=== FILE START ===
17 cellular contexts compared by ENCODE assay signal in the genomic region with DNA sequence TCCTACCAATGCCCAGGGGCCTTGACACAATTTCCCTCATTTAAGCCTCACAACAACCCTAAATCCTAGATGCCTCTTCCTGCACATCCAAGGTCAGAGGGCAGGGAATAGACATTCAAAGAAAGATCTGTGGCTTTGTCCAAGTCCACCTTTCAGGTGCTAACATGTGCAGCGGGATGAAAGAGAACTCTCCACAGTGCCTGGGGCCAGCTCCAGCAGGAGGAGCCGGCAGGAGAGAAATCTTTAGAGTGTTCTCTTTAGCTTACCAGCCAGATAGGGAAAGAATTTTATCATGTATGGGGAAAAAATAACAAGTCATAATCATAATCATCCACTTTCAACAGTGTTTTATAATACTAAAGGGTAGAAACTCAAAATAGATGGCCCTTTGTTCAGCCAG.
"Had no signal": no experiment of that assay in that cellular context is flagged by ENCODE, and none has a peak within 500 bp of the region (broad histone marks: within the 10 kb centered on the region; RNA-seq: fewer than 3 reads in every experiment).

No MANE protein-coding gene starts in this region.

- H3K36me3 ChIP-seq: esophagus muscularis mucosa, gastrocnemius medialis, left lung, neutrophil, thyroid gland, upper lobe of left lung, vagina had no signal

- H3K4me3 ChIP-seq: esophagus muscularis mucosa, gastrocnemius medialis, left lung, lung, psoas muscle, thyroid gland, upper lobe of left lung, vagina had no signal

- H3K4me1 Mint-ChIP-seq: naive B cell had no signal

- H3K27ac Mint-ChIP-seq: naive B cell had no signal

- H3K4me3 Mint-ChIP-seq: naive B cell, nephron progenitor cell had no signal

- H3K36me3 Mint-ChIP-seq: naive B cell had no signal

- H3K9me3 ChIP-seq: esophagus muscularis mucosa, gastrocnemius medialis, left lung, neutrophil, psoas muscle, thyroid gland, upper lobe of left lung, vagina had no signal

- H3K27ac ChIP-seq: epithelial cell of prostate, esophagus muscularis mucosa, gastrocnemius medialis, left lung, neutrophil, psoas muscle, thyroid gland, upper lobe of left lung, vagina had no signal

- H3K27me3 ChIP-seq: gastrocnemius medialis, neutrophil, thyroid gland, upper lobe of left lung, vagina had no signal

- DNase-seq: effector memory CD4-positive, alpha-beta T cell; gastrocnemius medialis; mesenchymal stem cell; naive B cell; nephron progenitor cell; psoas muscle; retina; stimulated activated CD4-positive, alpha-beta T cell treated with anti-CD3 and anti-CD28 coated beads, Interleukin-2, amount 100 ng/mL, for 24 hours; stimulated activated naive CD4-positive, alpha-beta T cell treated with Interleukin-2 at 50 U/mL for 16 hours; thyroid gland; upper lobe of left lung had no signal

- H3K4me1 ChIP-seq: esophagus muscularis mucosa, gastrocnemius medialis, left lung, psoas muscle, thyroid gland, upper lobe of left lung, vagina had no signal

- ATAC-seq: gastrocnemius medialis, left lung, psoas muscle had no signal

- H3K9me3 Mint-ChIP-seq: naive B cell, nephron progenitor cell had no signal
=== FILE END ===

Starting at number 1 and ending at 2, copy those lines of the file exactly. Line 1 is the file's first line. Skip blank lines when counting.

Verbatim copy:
17 cellular contexts compared by ENCODE assay signal in the genomic region with DNA sequence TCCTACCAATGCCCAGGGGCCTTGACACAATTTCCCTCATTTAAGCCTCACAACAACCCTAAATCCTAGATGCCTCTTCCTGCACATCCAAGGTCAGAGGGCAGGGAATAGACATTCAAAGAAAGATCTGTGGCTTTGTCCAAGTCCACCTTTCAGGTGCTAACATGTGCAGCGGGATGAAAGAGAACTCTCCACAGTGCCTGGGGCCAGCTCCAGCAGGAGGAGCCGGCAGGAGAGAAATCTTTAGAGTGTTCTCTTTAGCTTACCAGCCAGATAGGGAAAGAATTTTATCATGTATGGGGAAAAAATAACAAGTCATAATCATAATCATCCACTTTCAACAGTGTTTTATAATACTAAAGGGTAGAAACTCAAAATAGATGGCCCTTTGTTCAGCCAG.
"Had no signal": no experiment of that assay in that cellular context is flagged by ENCODE, and none has a peak within 500 bp of the region (broad histone marks: within the 10 kb centered on the region; RNA-seq: fewer than 3 reads in every experiment).